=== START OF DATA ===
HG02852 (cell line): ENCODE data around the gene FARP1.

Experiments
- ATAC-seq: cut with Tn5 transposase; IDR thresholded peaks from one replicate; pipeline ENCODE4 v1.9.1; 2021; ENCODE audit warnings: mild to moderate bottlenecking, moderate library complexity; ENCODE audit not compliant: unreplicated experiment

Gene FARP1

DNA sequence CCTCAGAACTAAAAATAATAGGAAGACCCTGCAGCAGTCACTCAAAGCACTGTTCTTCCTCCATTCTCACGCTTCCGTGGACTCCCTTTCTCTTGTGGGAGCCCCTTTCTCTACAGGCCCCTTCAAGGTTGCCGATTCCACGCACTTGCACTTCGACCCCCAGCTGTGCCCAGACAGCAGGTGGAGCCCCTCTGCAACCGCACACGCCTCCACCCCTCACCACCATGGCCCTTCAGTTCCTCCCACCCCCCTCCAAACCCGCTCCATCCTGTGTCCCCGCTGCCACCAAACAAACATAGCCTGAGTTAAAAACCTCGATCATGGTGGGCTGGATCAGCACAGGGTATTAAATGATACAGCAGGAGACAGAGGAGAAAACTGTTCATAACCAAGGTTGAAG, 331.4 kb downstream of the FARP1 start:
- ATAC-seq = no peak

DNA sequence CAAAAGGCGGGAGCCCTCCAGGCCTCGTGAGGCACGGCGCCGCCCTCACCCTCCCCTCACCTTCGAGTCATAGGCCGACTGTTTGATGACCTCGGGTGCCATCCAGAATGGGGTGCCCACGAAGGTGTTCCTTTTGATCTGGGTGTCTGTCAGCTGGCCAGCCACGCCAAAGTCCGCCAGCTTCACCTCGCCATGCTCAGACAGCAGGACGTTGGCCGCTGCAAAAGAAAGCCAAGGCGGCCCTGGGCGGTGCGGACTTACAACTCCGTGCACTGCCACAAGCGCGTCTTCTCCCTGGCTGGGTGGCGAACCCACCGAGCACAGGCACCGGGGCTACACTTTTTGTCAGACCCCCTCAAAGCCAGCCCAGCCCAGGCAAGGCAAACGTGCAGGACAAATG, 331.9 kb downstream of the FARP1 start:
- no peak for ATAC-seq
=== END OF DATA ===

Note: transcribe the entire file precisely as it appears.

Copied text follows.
HG02852 (cell line): ENCODE data around the gene FARP1.

Experiments
- ATAC-seq: cut with Tn5 transposase; IDR thresholded peaks from one replicate; pipeline ENCODE4 v1.9.1; 2021; ENCODE audit warnings: mild to moderate bottlenecking, moderate library complexity; ENCODE audit not compliant: unreplicated experiment

Gene FARP1

DNA sequence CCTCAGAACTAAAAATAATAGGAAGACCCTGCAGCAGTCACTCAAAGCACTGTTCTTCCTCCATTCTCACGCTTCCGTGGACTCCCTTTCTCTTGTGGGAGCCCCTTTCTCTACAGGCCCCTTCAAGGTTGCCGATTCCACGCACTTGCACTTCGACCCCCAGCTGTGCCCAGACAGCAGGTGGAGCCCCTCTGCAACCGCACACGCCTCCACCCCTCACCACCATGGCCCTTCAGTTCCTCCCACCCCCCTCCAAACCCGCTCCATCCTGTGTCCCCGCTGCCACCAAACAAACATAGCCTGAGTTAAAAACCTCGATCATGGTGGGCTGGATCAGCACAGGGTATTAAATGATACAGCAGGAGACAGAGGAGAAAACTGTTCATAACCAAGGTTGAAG, 331.4 kb downstream of the FARP1 start:
- ATAC-seq = no peak

DNA sequence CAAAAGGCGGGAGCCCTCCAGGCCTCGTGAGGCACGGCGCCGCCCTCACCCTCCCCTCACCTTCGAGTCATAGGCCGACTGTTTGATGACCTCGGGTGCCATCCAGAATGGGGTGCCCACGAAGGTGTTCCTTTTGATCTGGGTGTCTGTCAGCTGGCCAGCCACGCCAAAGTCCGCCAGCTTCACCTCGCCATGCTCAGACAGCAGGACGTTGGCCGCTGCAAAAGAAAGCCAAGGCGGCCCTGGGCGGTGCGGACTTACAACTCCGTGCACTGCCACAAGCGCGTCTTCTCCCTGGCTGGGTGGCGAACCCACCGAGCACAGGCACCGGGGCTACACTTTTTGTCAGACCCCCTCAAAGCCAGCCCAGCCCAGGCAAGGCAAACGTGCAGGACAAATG, 331.9 kb downstream of the FARP1 start:
- no peak for ATAC-seq